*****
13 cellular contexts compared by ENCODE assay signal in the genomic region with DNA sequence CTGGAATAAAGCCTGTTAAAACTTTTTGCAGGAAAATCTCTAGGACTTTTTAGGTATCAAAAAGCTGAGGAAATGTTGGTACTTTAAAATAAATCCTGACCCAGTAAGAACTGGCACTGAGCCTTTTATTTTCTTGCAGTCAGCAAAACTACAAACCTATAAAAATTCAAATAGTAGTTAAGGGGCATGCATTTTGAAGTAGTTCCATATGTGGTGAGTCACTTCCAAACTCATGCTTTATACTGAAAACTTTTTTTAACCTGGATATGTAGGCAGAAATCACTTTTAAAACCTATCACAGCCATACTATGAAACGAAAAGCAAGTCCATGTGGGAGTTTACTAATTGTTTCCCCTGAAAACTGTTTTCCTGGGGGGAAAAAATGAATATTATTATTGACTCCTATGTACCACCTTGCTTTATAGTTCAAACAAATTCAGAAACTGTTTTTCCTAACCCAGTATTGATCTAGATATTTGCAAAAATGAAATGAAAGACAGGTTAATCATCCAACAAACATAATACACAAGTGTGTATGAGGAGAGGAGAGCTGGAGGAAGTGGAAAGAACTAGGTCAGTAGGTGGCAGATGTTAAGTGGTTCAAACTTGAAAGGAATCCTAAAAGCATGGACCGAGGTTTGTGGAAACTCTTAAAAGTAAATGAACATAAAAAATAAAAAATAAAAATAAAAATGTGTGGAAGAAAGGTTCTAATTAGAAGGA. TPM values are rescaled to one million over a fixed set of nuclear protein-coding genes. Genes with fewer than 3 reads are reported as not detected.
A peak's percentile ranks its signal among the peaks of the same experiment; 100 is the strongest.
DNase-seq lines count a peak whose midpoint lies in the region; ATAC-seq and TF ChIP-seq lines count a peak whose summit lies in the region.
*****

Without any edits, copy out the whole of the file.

13 cellular contexts compared by ENCODE assay signal in the genomic region with DNA sequence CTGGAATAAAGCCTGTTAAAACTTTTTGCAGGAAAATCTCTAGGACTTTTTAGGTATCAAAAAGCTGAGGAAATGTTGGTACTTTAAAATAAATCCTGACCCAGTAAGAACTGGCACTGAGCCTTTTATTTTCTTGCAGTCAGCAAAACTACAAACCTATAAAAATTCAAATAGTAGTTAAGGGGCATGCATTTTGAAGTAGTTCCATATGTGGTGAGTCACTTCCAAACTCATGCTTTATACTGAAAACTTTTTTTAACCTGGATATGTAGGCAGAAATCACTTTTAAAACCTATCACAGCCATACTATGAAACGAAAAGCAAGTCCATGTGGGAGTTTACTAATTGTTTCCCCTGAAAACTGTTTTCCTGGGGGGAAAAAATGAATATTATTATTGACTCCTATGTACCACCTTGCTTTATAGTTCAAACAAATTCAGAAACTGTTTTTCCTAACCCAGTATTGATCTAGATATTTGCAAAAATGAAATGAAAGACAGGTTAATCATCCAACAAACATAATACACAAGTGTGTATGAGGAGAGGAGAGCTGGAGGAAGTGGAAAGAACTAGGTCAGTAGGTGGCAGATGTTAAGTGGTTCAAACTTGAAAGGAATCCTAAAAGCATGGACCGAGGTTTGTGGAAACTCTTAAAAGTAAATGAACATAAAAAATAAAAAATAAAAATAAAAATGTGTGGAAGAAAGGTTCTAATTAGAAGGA. TPM values are rescaled to one million over a fixed set of nuclear protein-coding genes. Genes with fewer than 3 reads are reported as not detected.
A peak's percentile ranks its signal among the peaks of the same experiment; 100 is the strongest.
DNase-seq lines count a peak whose midpoint lies in the region; ATAC-seq and TF ChIP-seq lines count a peak whose summit lies in the region.